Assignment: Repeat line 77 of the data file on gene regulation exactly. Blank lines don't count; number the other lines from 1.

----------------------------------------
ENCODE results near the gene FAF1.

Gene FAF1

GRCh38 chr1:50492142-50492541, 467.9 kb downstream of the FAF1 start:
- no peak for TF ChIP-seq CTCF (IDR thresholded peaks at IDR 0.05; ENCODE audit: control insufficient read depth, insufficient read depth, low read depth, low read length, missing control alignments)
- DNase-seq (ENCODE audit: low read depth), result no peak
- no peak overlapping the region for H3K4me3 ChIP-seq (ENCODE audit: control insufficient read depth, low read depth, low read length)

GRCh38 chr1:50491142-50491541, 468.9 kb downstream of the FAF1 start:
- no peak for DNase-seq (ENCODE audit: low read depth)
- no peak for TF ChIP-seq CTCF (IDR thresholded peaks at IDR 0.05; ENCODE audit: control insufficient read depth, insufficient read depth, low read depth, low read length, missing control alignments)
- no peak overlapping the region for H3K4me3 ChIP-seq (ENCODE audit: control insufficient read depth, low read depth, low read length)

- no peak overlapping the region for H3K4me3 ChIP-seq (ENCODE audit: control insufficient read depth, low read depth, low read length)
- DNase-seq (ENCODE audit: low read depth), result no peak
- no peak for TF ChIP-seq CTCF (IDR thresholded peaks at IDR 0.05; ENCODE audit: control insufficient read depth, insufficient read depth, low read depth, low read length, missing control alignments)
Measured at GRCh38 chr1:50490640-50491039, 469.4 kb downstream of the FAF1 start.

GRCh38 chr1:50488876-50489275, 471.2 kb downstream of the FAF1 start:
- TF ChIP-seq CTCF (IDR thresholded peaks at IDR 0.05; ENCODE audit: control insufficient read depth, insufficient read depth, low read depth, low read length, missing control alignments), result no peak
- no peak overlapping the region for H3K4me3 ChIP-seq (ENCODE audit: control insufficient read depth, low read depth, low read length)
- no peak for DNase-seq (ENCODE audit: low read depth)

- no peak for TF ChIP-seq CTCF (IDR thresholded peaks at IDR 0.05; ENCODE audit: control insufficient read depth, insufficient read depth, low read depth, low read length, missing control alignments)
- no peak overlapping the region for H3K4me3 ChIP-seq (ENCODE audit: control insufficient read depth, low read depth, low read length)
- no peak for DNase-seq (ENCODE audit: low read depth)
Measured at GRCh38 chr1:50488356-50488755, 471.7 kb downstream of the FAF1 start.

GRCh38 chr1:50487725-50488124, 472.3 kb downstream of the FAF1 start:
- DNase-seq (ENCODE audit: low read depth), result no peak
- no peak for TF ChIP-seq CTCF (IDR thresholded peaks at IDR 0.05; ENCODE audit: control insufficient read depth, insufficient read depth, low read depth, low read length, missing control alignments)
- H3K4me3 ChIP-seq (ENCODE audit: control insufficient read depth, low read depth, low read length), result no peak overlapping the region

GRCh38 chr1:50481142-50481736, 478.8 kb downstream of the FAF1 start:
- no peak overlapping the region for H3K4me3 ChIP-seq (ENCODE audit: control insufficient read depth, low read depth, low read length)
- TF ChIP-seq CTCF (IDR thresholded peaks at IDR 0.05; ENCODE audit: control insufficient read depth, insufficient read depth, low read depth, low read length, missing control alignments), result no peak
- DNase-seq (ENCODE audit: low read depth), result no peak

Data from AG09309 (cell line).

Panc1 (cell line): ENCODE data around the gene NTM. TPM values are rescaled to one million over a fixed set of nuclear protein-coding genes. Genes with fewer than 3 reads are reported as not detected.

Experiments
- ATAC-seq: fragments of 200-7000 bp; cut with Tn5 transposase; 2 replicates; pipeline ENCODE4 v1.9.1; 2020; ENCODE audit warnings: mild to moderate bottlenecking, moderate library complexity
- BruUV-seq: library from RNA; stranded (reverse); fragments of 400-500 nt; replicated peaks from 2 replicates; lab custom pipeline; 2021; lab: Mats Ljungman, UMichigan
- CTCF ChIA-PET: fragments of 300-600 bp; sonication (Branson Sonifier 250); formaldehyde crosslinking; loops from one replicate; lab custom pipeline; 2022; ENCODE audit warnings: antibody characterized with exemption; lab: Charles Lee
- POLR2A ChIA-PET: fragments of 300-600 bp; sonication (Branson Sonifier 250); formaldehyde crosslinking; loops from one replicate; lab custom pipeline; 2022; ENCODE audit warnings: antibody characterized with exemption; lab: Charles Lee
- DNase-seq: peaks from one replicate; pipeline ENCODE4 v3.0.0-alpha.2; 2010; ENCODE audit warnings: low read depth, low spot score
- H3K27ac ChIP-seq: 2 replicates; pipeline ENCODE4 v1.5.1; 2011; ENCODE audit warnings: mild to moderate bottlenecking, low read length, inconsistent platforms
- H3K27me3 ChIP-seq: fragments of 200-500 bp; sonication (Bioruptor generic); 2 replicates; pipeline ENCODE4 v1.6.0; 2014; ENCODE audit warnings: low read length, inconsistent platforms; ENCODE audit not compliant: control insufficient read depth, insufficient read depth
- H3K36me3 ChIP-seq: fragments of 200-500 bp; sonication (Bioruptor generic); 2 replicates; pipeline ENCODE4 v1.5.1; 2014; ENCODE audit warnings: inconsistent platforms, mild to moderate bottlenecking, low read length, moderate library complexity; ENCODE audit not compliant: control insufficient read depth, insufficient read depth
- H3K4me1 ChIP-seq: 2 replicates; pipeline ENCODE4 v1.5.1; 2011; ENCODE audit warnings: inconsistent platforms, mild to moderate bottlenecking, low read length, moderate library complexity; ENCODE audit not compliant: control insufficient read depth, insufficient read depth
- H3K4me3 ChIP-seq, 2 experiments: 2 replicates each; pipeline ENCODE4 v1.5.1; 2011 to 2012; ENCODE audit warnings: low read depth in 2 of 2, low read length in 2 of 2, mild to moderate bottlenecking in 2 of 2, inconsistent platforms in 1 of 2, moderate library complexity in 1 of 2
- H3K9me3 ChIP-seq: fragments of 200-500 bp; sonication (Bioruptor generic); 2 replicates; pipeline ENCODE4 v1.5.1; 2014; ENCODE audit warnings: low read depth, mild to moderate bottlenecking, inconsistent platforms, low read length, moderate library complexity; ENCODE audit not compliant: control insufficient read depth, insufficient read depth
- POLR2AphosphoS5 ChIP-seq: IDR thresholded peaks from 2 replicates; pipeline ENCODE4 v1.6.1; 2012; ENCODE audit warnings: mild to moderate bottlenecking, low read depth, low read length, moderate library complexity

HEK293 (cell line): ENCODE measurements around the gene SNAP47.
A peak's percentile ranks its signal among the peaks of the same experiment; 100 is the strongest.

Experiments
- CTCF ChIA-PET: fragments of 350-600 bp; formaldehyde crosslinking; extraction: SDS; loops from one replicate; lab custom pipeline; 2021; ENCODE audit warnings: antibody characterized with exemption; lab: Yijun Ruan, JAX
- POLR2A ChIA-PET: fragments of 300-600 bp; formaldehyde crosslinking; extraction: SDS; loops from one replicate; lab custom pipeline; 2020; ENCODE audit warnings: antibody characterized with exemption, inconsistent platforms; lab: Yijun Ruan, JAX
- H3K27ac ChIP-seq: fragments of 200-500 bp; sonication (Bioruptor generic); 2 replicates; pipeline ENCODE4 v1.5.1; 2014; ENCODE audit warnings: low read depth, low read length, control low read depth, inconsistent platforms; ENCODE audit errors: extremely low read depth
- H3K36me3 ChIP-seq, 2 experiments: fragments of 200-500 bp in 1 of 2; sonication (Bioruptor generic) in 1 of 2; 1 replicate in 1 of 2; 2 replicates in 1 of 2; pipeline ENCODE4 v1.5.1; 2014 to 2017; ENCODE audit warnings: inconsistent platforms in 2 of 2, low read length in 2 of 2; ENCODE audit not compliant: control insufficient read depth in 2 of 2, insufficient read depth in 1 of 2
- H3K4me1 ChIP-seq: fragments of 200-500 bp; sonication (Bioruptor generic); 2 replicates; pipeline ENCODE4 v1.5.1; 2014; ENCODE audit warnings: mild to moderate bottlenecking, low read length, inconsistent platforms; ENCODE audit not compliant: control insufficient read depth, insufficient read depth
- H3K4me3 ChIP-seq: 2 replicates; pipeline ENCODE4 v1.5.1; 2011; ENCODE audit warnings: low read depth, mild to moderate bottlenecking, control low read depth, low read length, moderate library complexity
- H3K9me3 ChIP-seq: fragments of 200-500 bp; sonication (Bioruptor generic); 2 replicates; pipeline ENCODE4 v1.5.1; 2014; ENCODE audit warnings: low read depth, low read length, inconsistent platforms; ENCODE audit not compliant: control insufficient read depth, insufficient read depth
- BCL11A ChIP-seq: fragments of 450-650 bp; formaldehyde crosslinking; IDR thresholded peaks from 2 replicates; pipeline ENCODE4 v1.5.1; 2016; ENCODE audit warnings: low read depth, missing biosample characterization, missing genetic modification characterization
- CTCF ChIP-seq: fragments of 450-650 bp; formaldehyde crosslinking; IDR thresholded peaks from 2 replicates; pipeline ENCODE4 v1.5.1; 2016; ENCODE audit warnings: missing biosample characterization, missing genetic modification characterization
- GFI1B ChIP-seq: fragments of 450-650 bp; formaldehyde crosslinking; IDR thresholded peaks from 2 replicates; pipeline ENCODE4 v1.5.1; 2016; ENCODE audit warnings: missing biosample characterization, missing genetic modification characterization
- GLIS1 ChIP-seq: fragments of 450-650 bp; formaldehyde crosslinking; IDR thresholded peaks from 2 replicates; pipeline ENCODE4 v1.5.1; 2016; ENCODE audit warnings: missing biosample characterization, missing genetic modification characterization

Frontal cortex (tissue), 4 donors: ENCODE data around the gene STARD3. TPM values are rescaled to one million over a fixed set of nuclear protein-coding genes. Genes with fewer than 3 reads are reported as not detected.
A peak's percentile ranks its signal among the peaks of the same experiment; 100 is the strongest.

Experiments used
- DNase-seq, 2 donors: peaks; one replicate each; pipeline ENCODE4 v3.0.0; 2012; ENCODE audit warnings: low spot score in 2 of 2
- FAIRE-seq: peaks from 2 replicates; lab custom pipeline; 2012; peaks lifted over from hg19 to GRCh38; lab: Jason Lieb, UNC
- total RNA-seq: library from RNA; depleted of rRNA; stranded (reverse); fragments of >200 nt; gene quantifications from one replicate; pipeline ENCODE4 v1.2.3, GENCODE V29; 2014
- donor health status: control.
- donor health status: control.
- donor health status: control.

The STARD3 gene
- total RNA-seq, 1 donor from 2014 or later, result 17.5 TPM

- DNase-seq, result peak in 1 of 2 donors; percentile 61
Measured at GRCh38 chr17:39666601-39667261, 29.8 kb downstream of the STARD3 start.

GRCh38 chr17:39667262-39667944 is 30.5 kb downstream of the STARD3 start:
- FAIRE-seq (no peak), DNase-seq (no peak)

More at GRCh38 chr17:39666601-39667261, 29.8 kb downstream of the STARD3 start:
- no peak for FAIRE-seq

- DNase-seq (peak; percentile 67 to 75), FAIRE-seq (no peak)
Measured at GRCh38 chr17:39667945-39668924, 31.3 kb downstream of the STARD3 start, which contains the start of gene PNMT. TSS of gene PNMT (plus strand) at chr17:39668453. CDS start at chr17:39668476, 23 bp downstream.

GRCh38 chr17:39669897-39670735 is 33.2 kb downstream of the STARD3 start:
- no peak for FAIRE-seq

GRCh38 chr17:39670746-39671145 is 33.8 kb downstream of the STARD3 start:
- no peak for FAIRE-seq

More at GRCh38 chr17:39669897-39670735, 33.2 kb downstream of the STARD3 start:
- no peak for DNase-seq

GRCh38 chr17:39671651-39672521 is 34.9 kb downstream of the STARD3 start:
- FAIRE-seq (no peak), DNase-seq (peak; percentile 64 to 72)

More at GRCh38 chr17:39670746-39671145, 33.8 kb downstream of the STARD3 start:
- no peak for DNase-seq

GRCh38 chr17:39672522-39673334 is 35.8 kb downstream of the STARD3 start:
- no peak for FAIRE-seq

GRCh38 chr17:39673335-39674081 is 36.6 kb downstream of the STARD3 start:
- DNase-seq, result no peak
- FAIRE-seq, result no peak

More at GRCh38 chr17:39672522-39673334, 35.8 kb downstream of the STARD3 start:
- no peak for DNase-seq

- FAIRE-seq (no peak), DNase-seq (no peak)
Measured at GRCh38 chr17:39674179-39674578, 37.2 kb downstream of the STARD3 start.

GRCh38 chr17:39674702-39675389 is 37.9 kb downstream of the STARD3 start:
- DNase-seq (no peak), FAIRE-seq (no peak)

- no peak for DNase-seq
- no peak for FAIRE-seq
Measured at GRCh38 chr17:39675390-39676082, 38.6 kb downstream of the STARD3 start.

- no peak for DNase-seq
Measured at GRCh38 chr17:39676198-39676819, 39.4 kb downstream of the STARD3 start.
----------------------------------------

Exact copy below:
- DNase-seq (peak; percentile 67 to 75), FAIRE-seq (no peak)